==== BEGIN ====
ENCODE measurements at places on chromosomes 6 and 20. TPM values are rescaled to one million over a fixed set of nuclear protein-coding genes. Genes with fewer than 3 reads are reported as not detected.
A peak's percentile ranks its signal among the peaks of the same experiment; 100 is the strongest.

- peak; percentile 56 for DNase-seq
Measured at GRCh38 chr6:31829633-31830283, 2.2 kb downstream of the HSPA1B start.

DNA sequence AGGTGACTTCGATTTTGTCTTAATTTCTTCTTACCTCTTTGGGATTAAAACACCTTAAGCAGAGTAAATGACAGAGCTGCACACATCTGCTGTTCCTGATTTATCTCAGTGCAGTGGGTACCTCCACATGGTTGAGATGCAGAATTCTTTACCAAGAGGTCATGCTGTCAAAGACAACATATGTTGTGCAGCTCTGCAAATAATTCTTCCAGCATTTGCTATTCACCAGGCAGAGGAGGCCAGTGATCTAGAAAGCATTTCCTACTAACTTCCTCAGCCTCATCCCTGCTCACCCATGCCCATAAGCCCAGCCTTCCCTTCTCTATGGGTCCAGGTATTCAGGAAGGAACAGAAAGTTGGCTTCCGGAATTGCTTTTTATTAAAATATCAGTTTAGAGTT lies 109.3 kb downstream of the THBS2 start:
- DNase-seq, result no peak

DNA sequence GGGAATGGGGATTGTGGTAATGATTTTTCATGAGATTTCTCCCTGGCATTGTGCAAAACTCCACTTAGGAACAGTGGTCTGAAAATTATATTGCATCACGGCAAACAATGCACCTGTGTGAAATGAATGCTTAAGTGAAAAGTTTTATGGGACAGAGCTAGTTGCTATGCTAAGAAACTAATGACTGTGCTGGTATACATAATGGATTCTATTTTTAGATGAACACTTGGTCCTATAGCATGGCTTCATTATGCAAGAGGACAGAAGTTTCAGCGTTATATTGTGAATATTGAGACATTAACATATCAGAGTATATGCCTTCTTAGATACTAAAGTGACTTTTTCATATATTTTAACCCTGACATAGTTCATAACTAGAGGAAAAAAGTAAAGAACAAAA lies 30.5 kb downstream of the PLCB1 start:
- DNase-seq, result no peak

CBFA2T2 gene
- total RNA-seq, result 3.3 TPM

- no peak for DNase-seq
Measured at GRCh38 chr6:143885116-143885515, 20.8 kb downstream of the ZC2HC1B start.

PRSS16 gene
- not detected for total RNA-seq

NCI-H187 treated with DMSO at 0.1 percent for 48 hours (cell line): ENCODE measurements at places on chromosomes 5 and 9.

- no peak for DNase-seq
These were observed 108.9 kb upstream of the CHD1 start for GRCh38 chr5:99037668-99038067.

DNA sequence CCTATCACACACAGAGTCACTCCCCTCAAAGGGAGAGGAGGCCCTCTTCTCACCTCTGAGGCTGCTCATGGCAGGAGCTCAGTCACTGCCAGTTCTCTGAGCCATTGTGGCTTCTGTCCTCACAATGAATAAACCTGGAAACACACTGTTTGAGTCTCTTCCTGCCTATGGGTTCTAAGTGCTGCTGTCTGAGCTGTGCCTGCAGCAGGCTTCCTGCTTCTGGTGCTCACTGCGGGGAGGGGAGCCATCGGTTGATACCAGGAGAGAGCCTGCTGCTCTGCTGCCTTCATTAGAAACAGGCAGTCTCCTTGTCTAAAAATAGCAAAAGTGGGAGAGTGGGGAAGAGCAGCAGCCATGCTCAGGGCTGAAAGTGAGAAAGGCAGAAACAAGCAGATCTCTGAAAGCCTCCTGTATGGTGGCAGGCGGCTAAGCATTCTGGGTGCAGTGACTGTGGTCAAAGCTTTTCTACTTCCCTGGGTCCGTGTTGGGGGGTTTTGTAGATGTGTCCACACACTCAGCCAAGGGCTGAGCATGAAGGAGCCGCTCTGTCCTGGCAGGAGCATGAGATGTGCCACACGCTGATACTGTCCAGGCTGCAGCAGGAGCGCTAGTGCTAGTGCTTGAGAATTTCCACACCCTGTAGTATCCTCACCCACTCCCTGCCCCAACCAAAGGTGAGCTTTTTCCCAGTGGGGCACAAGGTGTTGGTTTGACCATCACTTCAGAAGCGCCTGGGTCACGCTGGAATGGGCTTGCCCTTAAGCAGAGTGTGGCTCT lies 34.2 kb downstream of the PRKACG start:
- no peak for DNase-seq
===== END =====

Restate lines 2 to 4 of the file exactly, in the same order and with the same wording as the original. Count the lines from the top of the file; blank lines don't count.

A peak's percentile ranks its signal among the peaks of the same experiment; 100 is the strongest.

- peak; percentile 56 for DNase-seq
Measured at GRCh38 chr6:31829633-31830283, 2.2 kb downstream of the HSPA1B start.